The place and circumstances of his death were not immediately clear.
A man of iron will and simple tastes, Mr. Shamir prided himself on his hard-line views, his relentless determination to hang onto every square inch of what he considered the Land of Israel, and his championing of Jewish settlements in the Israeli-occupied West Bank and Gaza Strip, defying the demands of Israel’s most important ally, the United States.
He first served as prime minister for a year after Menachem Begin’s sudden resignation in 1983, then returned to power for six tumultuous years from 1986 to 1992. Much of that period was dominated by the first Palestinian intifada, an uprising that shattered the old terms of Israel’s domination of its Palestinian subjects and compelled even Mr. Shamir to make concessions that he had never anticipated.
At the same time, he presided over an era of growing prosperity and consumerism in the late 1980s and early ’90s that inexorably drove Israel to seek accommodation with many of its Arab foes and laid the groundwork for Mr. Shamir’s own political demise. Still, Mr. Shamir was Israel’s second-longest serving prime minister after founding father David Ben-Gurion.
In the end, Mr. Shamir’s miscalculation of the patience and persistence of President George H.W. Bush and Bush’s canny secretary of state, James Baker, triggered a diplomatic showdown that set the stage for Mr. Shamir’s defeat by opposition party leader Yitzhak Rabin in 1992.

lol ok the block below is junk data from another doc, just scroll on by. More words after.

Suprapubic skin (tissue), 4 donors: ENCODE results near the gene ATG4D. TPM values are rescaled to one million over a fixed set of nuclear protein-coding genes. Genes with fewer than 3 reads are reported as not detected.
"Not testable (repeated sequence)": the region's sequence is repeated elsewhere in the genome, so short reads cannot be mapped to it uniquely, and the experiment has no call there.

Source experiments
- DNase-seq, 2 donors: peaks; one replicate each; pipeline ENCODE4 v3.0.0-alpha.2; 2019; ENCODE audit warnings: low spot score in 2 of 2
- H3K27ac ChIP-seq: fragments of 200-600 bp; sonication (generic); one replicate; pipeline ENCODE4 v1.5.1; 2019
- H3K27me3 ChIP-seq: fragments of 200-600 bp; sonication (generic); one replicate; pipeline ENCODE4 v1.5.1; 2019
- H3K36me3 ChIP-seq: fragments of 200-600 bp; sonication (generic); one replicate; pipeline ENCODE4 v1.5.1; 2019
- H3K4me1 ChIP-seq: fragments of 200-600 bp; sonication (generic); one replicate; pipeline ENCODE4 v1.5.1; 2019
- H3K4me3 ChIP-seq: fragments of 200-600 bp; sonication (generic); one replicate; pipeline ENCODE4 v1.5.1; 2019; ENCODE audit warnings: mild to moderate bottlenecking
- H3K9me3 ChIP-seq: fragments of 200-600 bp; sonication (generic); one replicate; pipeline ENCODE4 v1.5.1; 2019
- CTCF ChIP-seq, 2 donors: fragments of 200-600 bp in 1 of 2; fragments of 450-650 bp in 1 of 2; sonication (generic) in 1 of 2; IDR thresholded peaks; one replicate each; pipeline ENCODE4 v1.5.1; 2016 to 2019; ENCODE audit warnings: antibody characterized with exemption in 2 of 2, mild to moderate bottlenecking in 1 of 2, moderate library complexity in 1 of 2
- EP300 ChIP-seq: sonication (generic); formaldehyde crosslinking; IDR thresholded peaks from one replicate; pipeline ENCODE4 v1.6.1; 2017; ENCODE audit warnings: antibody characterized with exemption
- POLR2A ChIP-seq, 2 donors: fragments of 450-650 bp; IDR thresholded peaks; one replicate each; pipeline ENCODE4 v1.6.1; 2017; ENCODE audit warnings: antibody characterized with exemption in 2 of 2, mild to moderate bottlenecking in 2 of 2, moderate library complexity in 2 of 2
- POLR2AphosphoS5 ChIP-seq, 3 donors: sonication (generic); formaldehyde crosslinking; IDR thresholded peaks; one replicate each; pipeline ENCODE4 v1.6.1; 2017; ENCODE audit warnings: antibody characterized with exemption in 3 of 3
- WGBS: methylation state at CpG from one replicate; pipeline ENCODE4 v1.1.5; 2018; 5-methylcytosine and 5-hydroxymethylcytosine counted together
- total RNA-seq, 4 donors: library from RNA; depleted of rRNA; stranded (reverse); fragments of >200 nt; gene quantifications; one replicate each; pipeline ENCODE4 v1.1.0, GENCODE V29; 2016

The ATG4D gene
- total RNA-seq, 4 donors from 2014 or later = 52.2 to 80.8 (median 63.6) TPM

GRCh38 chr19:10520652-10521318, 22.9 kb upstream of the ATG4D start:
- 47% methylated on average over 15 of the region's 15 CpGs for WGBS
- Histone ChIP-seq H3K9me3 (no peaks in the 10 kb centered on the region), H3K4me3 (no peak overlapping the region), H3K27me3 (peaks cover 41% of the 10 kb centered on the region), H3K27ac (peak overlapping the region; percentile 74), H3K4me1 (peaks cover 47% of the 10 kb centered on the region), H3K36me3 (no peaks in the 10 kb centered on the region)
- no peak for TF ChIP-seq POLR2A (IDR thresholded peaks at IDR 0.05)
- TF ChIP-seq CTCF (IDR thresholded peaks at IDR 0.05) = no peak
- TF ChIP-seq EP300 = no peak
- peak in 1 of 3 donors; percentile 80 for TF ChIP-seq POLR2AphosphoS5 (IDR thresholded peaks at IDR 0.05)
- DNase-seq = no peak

Still, Mr. Shamir’s vision for Israel — a strong, unassailable nation capable of defeating any enemy and continuing down the path of colonizing the West Bank even while establishing itself as an economic success story — endures.
“There is the sense that no one had the impact that he had,” said Avishai Margalit, an Israeli philosopher at Princeton University. “He was the ultimate true believer in the idea of Greater Israel.”
Mr. Shamir was a barrel-chested man with wavy gray hair and bushy eyebrows that topped an asymmetrical rubbery face and a trim, almost indiscernible mustache. He was barely 5-foot-4, a physically unremarkable person who readily blended into a crowd. Yet he was neither frail nor easily intimidated.
Former prime minister Ariel Sharon, who was both Mr. Shamir’s occasional political partner and main rival for power within the ruling Likud party, recalled in his memoirs taking Mr. Shamir, then foreign minister, on a clandestine trip to Lebanon during the early 1980s to meet with the Christian warlords who were then allied with Israel. The two men found themselves caught in the middle of a flare-up between rival gunmen. “While I was used to this kind of thing, having been to Beirut so many times, Shamir was not,” Sharon wrote. “I glanced at him and saw his face showed absolutely no trace of emotion. The man had complete self-control.”